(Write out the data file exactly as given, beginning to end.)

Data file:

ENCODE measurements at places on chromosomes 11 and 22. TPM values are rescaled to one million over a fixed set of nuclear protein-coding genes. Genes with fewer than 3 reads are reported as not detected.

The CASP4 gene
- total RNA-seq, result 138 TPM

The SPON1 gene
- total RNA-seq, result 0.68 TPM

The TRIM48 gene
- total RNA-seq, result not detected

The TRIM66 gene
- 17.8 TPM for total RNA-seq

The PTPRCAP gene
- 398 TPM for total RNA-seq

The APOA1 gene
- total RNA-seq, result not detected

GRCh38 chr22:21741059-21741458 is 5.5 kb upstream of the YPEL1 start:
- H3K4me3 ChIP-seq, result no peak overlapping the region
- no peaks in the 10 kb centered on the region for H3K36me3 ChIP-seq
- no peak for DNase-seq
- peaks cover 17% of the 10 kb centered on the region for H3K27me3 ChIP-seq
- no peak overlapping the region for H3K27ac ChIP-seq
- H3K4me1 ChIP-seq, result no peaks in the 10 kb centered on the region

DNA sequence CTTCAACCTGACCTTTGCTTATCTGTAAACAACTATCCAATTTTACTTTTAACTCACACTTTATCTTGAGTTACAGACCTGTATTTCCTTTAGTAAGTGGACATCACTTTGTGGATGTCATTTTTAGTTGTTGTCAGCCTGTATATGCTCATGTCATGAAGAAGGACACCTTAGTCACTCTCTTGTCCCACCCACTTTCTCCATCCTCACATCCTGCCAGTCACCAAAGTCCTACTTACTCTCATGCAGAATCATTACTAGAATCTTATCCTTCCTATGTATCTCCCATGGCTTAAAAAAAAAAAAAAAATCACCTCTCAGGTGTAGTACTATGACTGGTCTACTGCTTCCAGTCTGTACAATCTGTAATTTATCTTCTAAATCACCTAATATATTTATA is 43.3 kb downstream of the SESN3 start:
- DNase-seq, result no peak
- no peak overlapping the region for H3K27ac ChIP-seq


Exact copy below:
ENCODE measurements at places on chromosomes 11 and 22. TPM values are rescaled to one million over a fixed set of nuclear protein-coding genes. Genes with fewer than 3 reads are reported as not detected.

The CASP4 gene
- total RNA-seq, result 138 TPM

The SPON1 gene
- total RNA-seq, result 0.68 TPM

The TRIM48 gene
- total RNA-seq, result not detected

The TRIM66 gene
- 17.8 TPM for total RNA-seq

The PTPRCAP gene
- 398 TPM for total RNA-seq

The APOA1 gene
- total RNA-seq, result not detected

GRCh38 chr22:21741059-21741458 is 5.5 kb upstream of the YPEL1 start:
- H3K4me3 ChIP-seq, result no peak overlapping the region
- no peaks in the 10 kb centered on the region for H3K36me3 ChIP-seq
- no peak for DNase-seq
- peaks cover 17% of the 10 kb centered on the region for H3K27me3 ChIP-seq
- no peak overlapping the region for H3K27ac ChIP-seq
- H3K4me1 ChIP-seq, result no peaks in the 10 kb centered on the region

DNA sequence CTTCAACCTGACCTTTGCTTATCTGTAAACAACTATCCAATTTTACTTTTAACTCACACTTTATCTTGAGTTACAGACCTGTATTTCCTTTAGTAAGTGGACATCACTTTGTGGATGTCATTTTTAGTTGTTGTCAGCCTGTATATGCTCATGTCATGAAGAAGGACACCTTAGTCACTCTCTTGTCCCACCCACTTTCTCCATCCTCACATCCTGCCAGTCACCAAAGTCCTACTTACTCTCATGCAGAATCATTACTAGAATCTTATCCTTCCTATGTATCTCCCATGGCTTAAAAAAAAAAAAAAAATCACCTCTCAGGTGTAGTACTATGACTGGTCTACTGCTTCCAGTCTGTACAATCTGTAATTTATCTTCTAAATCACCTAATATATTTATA is 43.3 kb downstream of the SESN3 start:
- DNase-seq, result no peak
- no peak overlapping the region for H3K27ac ChIP-seq